Team DSM to use on-board ‘tyre pressure control system’ at Paris-Roubaix
The integrated air management setup allows riders to adjust their PSI on the move
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The Scope Atmoz tyre pressure control has been confirmed as race legal in a press release from the UCI, just five days out from the start of Paris-Roubaix, one of the most anticipated races in the calendar.
This UCI authorisation of a built-in management system for tyre pressures for professional road cycling has given Team DSM the green light to use the wheels in the forthcoming race. Scope is an official supplier partner of the Dutch-based WorldTour team, who are due to officially unveil the system to the public on Friday.
The integrated set-up will allow riders to digitally inflate, deflate and monitor tyre pressure on the move via air reservoirs, located in the hubs, which are connected to the tubeless tyres via a hose into the rim.
According to the Union Cycliste Internationale (UCI). the announcement dates back to April 1 2022, (yes we also had to check it wasn't a belated April Fools too) but was confirmed yesterday.
"Authorised in line with article 1.3.004 of the UCI Regulations, the tyre pressure management system is controlled by buttons on the handlebar and uses mechanical valves to regulate airflow between the air reservoir and the tubeless tyre," the UCI said. "The system does not alter the structural integrity of the wheelset and does not contain any moving parts or compressors."
Scope says the Atmoz system uses mechanical valves which regulate airflow between an air reservoir and the tubeless tyre. This allows the rider to adjust the tyre pressure in real time.
Paris-Roubaix is a notoriously tricky race with regards to tyre pressures. On Sunday riders will be faced with a 257.2km route that includes 96km of smooth asphalt to begin with before they tackle 54.8km of brutal pavé delivered across 30 sectors.
Being able to alter tyre pressure between these varying terrain has obvious benefits. There's a huge potential for wattage savings on the hard pavé sectors. At low pressures, the tyres' ability to deform to the road surface significantly improves, making for smoother and faster riding. Scope puts the number at 30 watts lower rolling resistance.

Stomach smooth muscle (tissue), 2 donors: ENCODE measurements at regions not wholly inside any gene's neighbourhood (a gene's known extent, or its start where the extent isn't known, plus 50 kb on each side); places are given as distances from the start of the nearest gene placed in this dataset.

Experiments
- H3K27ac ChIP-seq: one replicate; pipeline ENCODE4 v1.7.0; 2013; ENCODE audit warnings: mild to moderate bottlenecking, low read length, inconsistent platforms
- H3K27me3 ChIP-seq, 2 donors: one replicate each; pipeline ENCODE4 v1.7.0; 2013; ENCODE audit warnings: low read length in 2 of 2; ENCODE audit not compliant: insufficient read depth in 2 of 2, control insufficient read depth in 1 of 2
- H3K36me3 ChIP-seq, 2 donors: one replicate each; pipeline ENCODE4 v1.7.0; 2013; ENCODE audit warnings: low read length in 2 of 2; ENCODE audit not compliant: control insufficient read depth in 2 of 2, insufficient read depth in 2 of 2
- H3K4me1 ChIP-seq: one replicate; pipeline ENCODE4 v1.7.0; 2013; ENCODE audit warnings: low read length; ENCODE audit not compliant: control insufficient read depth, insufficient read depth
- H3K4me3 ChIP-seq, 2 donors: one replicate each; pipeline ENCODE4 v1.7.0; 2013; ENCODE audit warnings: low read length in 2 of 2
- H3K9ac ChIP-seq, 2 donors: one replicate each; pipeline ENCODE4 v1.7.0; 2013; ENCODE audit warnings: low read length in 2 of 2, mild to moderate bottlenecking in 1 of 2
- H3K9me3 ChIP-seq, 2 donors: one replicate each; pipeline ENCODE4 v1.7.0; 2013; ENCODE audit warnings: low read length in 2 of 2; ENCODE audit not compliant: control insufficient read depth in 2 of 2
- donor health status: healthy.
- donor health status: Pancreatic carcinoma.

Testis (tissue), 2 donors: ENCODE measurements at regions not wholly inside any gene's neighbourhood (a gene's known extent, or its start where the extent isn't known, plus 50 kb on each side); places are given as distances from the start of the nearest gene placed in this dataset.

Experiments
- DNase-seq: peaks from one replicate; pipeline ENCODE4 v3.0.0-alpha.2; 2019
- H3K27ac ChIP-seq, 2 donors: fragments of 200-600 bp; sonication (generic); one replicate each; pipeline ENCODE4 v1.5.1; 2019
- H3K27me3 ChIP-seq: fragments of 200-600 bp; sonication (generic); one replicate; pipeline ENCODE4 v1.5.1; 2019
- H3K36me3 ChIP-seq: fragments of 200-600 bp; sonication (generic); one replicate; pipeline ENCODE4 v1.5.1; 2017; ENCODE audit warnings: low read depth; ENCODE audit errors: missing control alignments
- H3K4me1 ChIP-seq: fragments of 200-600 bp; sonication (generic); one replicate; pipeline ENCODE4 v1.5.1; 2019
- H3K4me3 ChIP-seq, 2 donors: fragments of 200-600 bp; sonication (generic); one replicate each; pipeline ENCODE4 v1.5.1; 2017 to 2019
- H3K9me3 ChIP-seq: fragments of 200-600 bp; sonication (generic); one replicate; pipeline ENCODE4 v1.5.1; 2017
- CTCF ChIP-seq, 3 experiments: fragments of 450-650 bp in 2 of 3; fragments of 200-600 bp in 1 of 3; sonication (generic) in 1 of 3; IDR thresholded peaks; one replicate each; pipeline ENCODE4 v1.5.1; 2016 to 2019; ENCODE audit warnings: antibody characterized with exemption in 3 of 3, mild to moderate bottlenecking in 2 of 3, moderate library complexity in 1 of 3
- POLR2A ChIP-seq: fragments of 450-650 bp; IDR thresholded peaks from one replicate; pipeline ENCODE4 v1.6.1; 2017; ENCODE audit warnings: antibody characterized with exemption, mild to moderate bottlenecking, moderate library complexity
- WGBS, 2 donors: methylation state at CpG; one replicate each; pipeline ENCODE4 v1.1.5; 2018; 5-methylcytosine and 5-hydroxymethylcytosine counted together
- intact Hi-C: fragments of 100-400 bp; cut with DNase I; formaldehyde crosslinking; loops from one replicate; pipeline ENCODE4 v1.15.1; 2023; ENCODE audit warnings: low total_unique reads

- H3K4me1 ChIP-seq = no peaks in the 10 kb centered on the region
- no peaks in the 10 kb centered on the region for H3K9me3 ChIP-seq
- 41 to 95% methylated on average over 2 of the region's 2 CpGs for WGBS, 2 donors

On the other hand, the optimal tyre pressures on smoother roads are much higher than the roughest cobbles. With this system, riders shouldn't have to balance a trade-off between different parts of the course - or at least, that's the hope.
A similar set-up was released by another Dutch brand Gravaa last year, which also used a miniature hub-based valve system to adapt tyre pressure while riding, albeit in a much bigger unit, but the internal mechanisms shouldn't be wildly different.
In line with UCI regulations, Scope's Atmoz system has to be commercially available for all. As such, you too can own a pair for just €3.998,00 according to the brand's website.
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Hannah is Cycling Weekly’s longest-serving tech writer, having started with the magazine back in 2011. She has covered all things technical for both print and digital over multiple seasons representing CW at spring Classics, and Grand Tours and all races in between.
Hannah was a successful road and track racer herself, competing in UCI races all over Europe as well as in China, Pakistan and New Zealand.
For fun, she's ridden LEJOG unaided, a lap of Majorca in a day, won a 24-hour mountain bike race and tackled famous mountain passes in the French Alps, Pyrenees, Dolomites and Himalayas.
She lives just outside the Peak District National Park near Manchester UK with her partner, daughter and a small but beautifully formed bike collection.
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